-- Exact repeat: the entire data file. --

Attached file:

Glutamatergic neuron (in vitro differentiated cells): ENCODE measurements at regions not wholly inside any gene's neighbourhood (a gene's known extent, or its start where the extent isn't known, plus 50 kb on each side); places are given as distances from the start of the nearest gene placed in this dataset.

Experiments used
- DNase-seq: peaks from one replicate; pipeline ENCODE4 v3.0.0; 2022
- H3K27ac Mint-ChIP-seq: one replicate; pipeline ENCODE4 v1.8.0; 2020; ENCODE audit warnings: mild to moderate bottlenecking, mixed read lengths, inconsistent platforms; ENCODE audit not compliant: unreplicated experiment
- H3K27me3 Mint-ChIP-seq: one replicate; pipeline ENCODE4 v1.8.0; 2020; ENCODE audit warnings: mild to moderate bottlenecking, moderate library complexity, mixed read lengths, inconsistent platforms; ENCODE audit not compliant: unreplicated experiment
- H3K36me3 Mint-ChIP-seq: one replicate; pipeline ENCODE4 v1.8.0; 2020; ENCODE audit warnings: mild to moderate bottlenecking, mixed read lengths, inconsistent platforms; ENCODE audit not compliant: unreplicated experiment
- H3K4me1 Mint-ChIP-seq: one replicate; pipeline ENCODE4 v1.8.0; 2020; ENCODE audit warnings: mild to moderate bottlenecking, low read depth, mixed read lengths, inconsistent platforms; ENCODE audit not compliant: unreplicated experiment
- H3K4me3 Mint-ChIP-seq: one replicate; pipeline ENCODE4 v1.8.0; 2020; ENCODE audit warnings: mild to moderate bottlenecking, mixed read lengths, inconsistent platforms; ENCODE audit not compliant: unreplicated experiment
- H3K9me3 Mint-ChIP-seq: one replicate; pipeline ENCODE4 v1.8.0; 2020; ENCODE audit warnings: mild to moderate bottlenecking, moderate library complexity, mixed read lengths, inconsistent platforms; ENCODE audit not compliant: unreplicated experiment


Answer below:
Glutamatergic neuron (in vitro differentiated cells): ENCODE measurements at regions not wholly inside any gene's neighbourhood (a gene's known extent, or its start where the extent isn't known, plus 50 kb on each side); places are given as distances from the start of the nearest gene placed in this dataset.

Experiments used
- DNase-seq: peaks from one replicate; pipeline ENCODE4 v3.0.0; 2022
- H3K27ac Mint-ChIP-seq: one replicate; pipeline ENCODE4 v1.8.0; 2020; ENCODE audit warnings: mild to moderate bottlenecking, mixed read lengths, inconsistent platforms; ENCODE audit not compliant: unreplicated experiment
- H3K27me3 Mint-ChIP-seq: one replicate; pipeline ENCODE4 v1.8.0; 2020; ENCODE audit warnings: mild to moderate bottlenecking, moderate library complexity, mixed read lengths, inconsistent platforms; ENCODE audit not compliant: unreplicated experiment
- H3K36me3 Mint-ChIP-seq: one replicate; pipeline ENCODE4 v1.8.0; 2020; ENCODE audit warnings: mild to moderate bottlenecking, mixed read lengths, inconsistent platforms; ENCODE audit not compliant: unreplicated experiment
- H3K4me1 Mint-ChIP-seq: one replicate; pipeline ENCODE4 v1.8.0; 2020; ENCODE audit warnings: mild to moderate bottlenecking, low read depth, mixed read lengths, inconsistent platforms; ENCODE audit not compliant: unreplicated experiment
- H3K4me3 Mint-ChIP-seq: one replicate; pipeline ENCODE4 v1.8.0; 2020; ENCODE audit warnings: mild to moderate bottlenecking, mixed read lengths, inconsistent platforms; ENCODE audit not compliant: unreplicated experiment
- H3K9me3 Mint-ChIP-seq: one replicate; pipeline ENCODE4 v1.8.0; 2020; ENCODE audit warnings: mild to moderate bottlenecking, moderate library complexity, mixed read lengths, inconsistent platforms; ENCODE audit not compliant: unreplicated experiment